7

I have some deprecated constants in my project. They need to stay. I don't want to be warned about them, but do want to be warned if other deprecated constants should turn up in my project later.

Apple's header declares them as follows:

extern NSString * const NameOfStringConstant __OSX_AVAILABLE_BUT_DEPRECATED(version availability info here)

How can I silence the warning?

Related answer for silencing the warning for a deprecated method here
Related answer for silencing the warning about a deprecated string conversion here

24

I know this is an old topic but today i was dealing with the same annoyance.

Example: you want to get rid of the annoying deprecation warning but just for [[UIDevice currentDevice] uniqueIdentifier]] since you most probably want to use it in development phase with TestFlight. You'd still want the compiler to warn you if you use some other deprecated declaration by mistake.

I like sarfata's answer: it does the job. But there's more politically correct way available:

Following recipe is taken from The Goo Software Blog.

#pragma clang diagnostic push
#pragma clang diagnostic ignored "-Wdeprecated-declarations"
    [TestFlight setDeviceIdentifier:[[UIDevice currentDevice] uniqueIdentifier]];
#pragma clang diagnostic pop

Make sure you comment out this lines before building for distribution. Or simply use a preprocessor macro to exclude this lines from a release build.

2

Add to the compiler flags:

-Wno-deprecated-declarations

or, in Xcode, select "No" for the build setting option:

Warn About Deprecated Functions

and then if you look at the build output (Apple+7 in Xcode 4), you'll notice the aforementioned compiler flag.

1

The proper answer to this question is to not use deprecated constants. Check the documentation for the recommended way to accomplish something now. On the deprecated methods/constants/whatever, there's almost always a link to the "replacement" if you will. Use that instead. This way your code doesn't mysteriously break when those disappear forever, but your users still have a build built against the old sdk, and now their code crashes, or worse, does weird things.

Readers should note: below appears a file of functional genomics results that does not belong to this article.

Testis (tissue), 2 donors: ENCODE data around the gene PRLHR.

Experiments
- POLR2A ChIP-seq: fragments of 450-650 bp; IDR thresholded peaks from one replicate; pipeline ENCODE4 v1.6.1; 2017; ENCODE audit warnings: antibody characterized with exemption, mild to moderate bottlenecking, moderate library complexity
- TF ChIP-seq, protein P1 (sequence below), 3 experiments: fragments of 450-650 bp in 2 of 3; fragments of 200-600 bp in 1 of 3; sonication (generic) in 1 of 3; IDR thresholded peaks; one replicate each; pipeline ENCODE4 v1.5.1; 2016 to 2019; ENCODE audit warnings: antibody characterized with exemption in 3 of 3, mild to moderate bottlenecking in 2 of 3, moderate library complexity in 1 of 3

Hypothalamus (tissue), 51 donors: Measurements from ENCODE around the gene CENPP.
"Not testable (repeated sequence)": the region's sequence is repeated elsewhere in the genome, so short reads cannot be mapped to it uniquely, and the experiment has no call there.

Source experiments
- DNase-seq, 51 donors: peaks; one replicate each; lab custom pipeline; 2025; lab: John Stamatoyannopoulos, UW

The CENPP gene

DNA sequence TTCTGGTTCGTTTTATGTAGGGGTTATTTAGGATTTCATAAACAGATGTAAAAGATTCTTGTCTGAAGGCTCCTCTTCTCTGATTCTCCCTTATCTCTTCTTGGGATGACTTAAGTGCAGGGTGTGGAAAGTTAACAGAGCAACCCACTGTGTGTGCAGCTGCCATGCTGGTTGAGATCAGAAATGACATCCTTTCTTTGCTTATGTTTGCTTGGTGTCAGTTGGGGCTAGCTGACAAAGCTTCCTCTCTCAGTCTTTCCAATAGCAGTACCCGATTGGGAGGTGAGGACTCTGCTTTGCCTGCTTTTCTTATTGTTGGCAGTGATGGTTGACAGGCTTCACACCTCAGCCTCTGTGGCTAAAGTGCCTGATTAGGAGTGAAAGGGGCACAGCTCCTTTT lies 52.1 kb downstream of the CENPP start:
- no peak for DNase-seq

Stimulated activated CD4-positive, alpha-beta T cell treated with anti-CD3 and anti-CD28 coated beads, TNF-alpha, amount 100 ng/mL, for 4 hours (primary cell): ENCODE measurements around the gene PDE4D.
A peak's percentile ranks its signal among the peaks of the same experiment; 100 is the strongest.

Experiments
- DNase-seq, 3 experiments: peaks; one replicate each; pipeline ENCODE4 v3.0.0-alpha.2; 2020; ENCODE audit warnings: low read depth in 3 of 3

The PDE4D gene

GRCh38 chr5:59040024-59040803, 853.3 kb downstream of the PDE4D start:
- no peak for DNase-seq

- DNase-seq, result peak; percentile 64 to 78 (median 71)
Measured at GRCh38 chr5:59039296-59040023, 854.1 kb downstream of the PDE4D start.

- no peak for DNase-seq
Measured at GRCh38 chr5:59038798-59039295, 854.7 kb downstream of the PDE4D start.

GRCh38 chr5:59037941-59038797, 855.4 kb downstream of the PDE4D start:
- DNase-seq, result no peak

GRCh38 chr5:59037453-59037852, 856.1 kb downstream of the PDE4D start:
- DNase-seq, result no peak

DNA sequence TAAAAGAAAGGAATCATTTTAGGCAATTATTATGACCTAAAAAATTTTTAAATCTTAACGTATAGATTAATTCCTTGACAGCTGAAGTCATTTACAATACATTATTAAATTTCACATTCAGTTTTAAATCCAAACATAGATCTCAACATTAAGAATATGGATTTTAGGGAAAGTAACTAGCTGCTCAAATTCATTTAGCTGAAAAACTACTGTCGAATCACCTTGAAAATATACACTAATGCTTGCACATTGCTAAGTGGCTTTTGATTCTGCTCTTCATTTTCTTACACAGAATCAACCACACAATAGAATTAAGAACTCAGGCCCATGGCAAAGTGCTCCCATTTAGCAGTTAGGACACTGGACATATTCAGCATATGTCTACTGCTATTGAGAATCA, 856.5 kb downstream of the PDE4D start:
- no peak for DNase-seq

• 6
    I have to use the constants, because earlier versions of iOS do not have the non-deprecated ones. I do check for the existence of the non-deprecated one and use it if available. Otherwise, I have to fall back on the deprecated constant. Apple's sample code does it the same way. – William Jockusch Jun 26 '11 at 2:42
  • How early? Don't tell me you're one of the people still supporting 3.x? By most peoples accounts, less than 2% of users are running iOS 3.x (that counts iPad users too), and less than 40% actually have a device that CAN RUN iOS 3.x – jer Jun 26 '11 at 2:50
  • 2
    Good example is dismissModalViewControllerAnimated: This is deprecated in iOS 6.0 API, but alternative was only introduced in iOS 5 API. Since compiling with iOS 6 API is required for submitting app that is compatible with iPhone 5, you have to ignore those warnings in or stop supporting iOS 4.x (which is pretty heavy handed) – BadPirate Oct 19 '12 at 21:33
  • As heavy handed as it may be, most of the users running ios4 happen to be on armv6 devices anyway (about 88% (amortized) of the 4% of all users across all my apps). Those users can't run ios6, therefore supporting ios4 seems rather silly imo. – jer Oct 20 '12 at 13:36
1

This is #1 answer in google and I believe there are some faire case when using a deprecated method is useful and when you want to avoid warnings to keep the build "clean". This solutions is inspired by: http://vgable.com/blog/2009/06/15/ignoring-just-one-deprecated-warning/

The idea is to declare a new protocol that has the same method (but not deprecated of course) and to cast the object to that protocol. This way you can call the method without getting the warning and without getting rid of all the deprecation warnings.

Exemple: If you want to integrate TestFlight in your application, the SDK documentation suggests transmitting the uniqueIdentifier of the device while in BETA. This can help track which tester had problems. This method is deprecated by Apple (and they will not let you submit the app) but I believe this is a good example of using a deprecated method.

In your App Delegate:

/* This is to avoid a warning when calling uniqueIdentifier for TestFlight */
@protocol UIDeviceHack <NSObject>

- (NSString*) uniqueIdentifier;

@end


@implementation MyAppDelegate

- (BOOL)application:(UIApplication *)application didFinishLaunchingWithOptions:(NSDictionary *)launchOptions
{
    [TestFlight takeOff:@"Your-Testflight-team-id"];
    // TODO: Remove this in production (forbidden APIs) - Used here to improve beta reporting.
    [TestFlight setDeviceIdentifier:[(id<UIDeviceHack>)[UIDevice currentDevice] uniqueIdentifier]];

    // ...
}
  • The question was about constants. – William Jockusch Aug 15 '12 at 13:34
  • Indeed ... sorry about that. It still came out first in my google search. Might help someone. Thanks for the feedback though. – sarfata Aug 15 '12 at 17:27
  • +1: good one :) I'd still use this recipe – Rok Jarc Feb 4 '13 at 18:48

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